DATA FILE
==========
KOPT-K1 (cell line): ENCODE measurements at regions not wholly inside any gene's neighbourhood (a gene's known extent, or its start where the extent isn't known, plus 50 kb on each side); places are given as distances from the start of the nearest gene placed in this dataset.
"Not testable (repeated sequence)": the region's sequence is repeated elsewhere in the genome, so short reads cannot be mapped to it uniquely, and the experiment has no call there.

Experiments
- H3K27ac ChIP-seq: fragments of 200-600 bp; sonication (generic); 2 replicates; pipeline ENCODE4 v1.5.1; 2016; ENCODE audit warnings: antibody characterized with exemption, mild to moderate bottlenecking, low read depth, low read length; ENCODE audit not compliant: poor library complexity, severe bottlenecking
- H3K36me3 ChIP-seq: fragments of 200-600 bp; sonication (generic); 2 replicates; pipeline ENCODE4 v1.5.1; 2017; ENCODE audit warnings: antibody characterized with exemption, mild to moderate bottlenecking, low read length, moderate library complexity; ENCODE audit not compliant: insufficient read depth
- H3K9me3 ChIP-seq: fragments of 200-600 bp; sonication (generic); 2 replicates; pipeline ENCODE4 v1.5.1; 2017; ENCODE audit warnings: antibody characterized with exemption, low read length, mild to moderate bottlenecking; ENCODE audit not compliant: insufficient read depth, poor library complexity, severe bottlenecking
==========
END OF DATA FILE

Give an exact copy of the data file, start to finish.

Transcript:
KOPT-K1 (cell line): ENCODE measurements at regions not wholly inside any gene's neighbourhood (a gene's known extent, or its start where the extent isn't known, plus 50 kb on each side); places are given as distances from the start of the nearest gene placed in this dataset.
"Not testable (repeated sequence)": the region's sequence is repeated elsewhere in the genome, so short reads cannot be mapped to it uniquely, and the experiment has no call there.

Experiments
- H3K27ac ChIP-seq: fragments of 200-600 bp; sonication (generic); 2 replicates; pipeline ENCODE4 v1.5.1; 2016; ENCODE audit warnings: antibody characterized with exemption, mild to moderate bottlenecking, low read depth, low read length; ENCODE audit not compliant: poor library complexity, severe bottlenecking
- H3K36me3 ChIP-seq: fragments of 200-600 bp; sonication (generic); 2 replicates; pipeline ENCODE4 v1.5.1; 2017; ENCODE audit warnings: antibody characterized with exemption, mild to moderate bottlenecking, low read length, moderate library complexity; ENCODE audit not compliant: insufficient read depth
- H3K9me3 ChIP-seq: fragments of 200-600 bp; sonication (generic); 2 replicates; pipeline ENCODE4 v1.5.1; 2017; ENCODE audit warnings: antibody characterized with exemption, low read length, mild to moderate bottlenecking; ENCODE audit not compliant: insufficient read depth, poor library complexity, severe bottlenecking